Prabhjot Punnia puts classroom concepts into practice with summer internship

Third-year law student worked with Trade Law Bureau

Sarah Kent - 27 September 2021

For Prabhjot Punnia, ‘22 JD, a summer internship focused on international law with the Trade Law Bureau built on interests she’s been developing throughout law school.

International law initially piqued Punnia’s curiosity after she attended the Youth Assembly Global Development Leadership Series as a first-year student.

"I went from an event where I met leaders from all over the world, and the next thing I knew, countries were closing their borders to protect their citizens from COVID-19. I was really interested in learning how this was possible with globalization and how Canada would balance protecting Canadians along with maintaining our trade and investment treaty obligations with our allies and partners."

As a second-year law student, Punnia took International Business Transactions with Professor Linda Reif. When the job posting for the internship with the Trade Law Bureau was circulated, Punnia jumped at the opportunity.

“I just knew that this (internship) would be a perfect way to gain experience in the concepts that I had studied in the class,” said Punnia, who was assigned to the investment team within the Trade Law Bureau.

The Trade Law Bureau is a joint unit between Global Affairs Canada and the Department of Justice. Its mandate is to provide international trade and investment law services to all Canadian departments and agencies.

"Prabhjot is the first University of Alberta law student to work as a Trade Law Bureau summer intern,” said Reif. “This is an outstanding achievement given that there is heavy nationwide competition among graduate students and JD students for the small number of these internship positions."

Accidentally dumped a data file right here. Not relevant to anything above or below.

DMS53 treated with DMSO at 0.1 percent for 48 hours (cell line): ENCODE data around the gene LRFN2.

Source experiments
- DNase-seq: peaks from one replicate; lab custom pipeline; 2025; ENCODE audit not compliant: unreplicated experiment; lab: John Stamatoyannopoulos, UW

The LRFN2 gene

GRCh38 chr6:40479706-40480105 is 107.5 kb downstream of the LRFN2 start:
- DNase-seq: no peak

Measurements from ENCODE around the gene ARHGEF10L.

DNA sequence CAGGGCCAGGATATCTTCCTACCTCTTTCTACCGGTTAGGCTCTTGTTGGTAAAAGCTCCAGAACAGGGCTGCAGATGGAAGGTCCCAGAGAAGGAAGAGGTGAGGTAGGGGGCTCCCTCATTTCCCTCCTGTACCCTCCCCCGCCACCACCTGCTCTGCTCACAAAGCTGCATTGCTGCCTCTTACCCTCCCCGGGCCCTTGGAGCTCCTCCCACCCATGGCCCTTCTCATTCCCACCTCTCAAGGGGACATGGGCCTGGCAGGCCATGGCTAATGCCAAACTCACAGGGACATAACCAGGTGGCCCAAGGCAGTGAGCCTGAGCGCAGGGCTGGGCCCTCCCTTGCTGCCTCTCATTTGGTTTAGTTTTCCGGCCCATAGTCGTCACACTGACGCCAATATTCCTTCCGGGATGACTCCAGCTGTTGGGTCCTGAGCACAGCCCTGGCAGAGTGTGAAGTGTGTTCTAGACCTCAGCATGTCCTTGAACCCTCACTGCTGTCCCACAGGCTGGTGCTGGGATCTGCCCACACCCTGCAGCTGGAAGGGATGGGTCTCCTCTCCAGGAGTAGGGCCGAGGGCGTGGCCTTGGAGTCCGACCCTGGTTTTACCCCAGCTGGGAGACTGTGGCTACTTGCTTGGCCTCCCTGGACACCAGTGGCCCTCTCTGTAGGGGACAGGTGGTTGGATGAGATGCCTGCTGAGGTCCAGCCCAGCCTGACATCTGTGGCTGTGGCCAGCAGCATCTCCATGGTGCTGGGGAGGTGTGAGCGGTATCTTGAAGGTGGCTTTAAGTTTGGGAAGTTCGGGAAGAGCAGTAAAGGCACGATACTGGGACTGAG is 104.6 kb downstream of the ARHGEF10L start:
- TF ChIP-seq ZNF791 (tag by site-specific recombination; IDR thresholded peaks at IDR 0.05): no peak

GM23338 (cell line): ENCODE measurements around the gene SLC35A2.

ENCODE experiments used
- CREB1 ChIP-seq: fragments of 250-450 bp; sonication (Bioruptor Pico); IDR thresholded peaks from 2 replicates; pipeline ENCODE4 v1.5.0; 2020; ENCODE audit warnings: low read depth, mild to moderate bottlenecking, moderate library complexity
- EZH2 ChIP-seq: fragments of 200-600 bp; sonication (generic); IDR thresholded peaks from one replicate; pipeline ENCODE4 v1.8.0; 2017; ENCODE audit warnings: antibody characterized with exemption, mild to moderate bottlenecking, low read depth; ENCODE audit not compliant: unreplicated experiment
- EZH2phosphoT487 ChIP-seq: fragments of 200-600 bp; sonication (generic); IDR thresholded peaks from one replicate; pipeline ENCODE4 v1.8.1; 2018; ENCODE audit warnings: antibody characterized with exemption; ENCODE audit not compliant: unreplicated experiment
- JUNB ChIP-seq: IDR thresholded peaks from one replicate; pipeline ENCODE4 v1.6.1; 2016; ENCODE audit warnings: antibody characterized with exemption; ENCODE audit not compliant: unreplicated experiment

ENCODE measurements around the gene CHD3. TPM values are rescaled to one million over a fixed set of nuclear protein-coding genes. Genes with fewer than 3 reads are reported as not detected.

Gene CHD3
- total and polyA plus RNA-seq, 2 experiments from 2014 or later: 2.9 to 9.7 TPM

As an intern, Punnia worked on high-profile, international investment disputes and negotiations.

“One of my primary responsibilities was to conduct legal research on Canada’s international legal obligations and the various trade and investment treaties, such as NAFTA,” said Punnia.

A highlight of the experience was participating in an international investment arbitration hearing, a first for her.

Being able to compare her experiences in domestic courts with an international arbitration hearing was invaluable, said Punnia, who was particularly interested in comparing the rules of court with the consent-based approach that she observed during the hearing.

“During the hearing and in our team preparation … I was able to engage in calls with our two other NAFTA parties, the U.S. and Mexico,” said Punnia. “As a student, to be able to sit in those calls was a great learning opportunity.”

Reif echoed that this internship offers a unique opportunity for law students.

"Public international law student internships are extremely valuable experiential learning tools for our students,” she said. “There are few opportunities to experience public international law work in private practice. A summer internship with the Trade Law Bureau gives law students daily exposure to the practical world of international investment law and international trade law. It enables them to apply the law that they learn in courses such as International Business Transactions under the guidance of government lawyers and treaty negotiators."

For Punnia, an additional benefit of the internship was working with Ottawa as her backdrop.

“As a law student, when you’re walking down Wellington Street, you see Parliament and the Supreme Court, and these are the institutions that are creating the laws and ruling on the laws — just to walk down Wellington Street felt like a privilege.”

Building on experience

As a third-year student, Punnia is now undertaking an independent research paper with Reif where she will examine the application of international law in domestic systems. Punnia is thankful for Reif’s expertise, support and approachability.

“It can be a little intimidating when you’re working with an academic with 30-plus years of experience, however Professor Reif is excellent at removing any of the barriers that can often exist, and that is what she has done for me.”

“She has been instrumental in my success both within the law school and now outside of law school,” said Punnia

After graduation, Punnia will be clerking with the Alberta Court of Appeal and completing her remaining articles with the Federal Department of Justice. While she has a plan for the next couple years of her career, she’s excited to continue building on her experiences.

“I would be very open to having my work portfolio include both international law and domestic law.”